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I want to plant10 metre leylandii


By John870

United Kingdom Gb

I would like to plant some very large leyandii trees at 10 metres in height in order to screen a new building which is 19 metres high and at the end of my garden. I have found a nursery who will be supply, plant and provide a two year warranty on the trees. Do you think it’s a big risk to plant trees this big and can you recommend any nurseries who will supply and plant leylandii at this height or near to this height. Thanks John

On plant leylandii




A tall order John, expensive too. you'll no doubt be aware of the aphid that can destroy the leaves in patches. Having said that I've noticed that it's the closely trimmed ones that are affected, the big open ones seem ok. There are other conifers that don't sercombe to it. Thuja plicata I think is one. They may not grow quite as quick but I doubt there'll be that much difference. I suppose it all depends how old you are, how long you will be resident and how badly you want to obscure the view. Wish I could be more help.

23 Oct, 2009


John welcome, you will also need to check on your local council regulations as to hedge heights. Many now stipulate that a hedge can not be higher than 6 foot. As this will be a new planting you don't want to find yourself in the position where you either have to lop 24 foot off the hedge or remove altogether.

23 Oct, 2009


Leylandii grow into monsters John, im sure theres a new law where you have to keep them to 6ft, (i could be wrong) but think of all the shade those monsters are going to throw onto your garden :( also they take the moisture out of your soil..
Maybe a new fence would be better and lots of climbers growing up it to take your eye away from that errr View...

23 Oct, 2009


what an eye sore! can understand why you would want something BIG and asap

best of luck with your quest

x x x

23 Oct, 2009


posted at the same time Moongrower :)

23 Oct, 2009


Does this new hedge have to be as high as ten metres, John? In your picture you show existing plantings that appear much higher than the crane due to perspective. Would not one more tallish conifer in the central gap do the business?

23 Oct, 2009


I think you are going to regret planting plain Leylandii? As these trees will knit together and form a very high hedge which others may well object to. Rather than plant ugly fast growers I think you would be better to take a longer term view on what to plant to shield you. Also perspective can help as something 1/2 way between can block out a building.

23 Oct, 2009


I fully understand your fealings , but I am afraid there is nothing you can do ,people will sell you sutch trees and put them in for you knowing that they will proberly get the job of taking them down, the law states that the limet for leylandi in a boundry can be no higher than seven foot max. so you will waste a lot of money only to have the council telling you cut them down or they will do it and send you the bill,the view is broken up now can you posable plant more things to sofen the out line of the bulding.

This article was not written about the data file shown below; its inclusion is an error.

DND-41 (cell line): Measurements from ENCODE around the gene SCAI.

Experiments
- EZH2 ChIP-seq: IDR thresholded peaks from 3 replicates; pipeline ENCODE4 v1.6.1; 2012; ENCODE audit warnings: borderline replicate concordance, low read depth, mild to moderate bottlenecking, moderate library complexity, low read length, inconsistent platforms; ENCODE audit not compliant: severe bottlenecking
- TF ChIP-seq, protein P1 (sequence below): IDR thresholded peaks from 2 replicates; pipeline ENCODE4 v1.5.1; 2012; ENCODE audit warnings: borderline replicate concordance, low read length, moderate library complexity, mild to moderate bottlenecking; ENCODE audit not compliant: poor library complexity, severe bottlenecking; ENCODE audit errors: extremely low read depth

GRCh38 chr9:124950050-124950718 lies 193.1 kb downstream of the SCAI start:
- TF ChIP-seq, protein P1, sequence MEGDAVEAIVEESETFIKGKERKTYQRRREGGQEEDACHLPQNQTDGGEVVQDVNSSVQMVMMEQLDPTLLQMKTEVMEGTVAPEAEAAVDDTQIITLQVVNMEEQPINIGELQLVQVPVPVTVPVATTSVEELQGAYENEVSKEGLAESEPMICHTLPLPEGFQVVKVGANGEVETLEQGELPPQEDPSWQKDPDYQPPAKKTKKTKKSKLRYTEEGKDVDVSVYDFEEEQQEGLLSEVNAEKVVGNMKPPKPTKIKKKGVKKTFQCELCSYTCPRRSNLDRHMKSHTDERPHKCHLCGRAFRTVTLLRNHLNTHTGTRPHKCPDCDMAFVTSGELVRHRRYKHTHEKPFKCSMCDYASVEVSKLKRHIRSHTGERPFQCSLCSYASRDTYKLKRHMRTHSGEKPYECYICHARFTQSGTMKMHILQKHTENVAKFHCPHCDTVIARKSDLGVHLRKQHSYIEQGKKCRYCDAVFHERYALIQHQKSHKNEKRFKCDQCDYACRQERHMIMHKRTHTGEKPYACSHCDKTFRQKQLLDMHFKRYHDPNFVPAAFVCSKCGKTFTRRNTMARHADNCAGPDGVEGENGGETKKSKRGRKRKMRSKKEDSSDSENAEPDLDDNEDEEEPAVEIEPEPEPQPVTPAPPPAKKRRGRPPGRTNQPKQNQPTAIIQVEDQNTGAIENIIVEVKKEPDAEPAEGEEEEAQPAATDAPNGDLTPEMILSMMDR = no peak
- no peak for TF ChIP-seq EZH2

23 Oct, 2009


Even if it were possible to plant one that size it would probably blow over in the first winter storms unless it was securely tied and anchored to the ground

23 Oct, 2009


Agree Cliffo plant more in your garden to hide the new build... which would appear to be gross!

23 Oct, 2009


I do understand how you feel as we have had 3 brownfield developements very close to us. We objected but no notice taken. As answers say, put trees at intervals down the garden to shut out the horrible view from the patio and house. We are very overlooked and garden only 50 feet. Foliage on deciduous trees allows privacy May to November, twigs and branches break up the view in winter. People who visit us are surprised how much privacy we have by the placing of our deciduous trees.

24 Oct, 2009


You could have a problem under part 8 of the Anti Social Behaviour Act 2003. All evergreen hedges must be no taller than 2 metres in height. The local authority/council can implement a court order to ensure you keep the hedge to that size. This is not local authority law, this is a national (England and Wales) statute. If these are flats going up at the bottom of your garden, the people whose windows are going to be next to your hedge may have something to say about 10 metre high leylandii!! The other downside is that leylandii will suck all of the nutrients out of your soil and you will not be able to grow anything in close proximity to them, even grass. From looking at your picture, you have a very good planting structure already which doesn't expose you too much.

25 Oct, 2009

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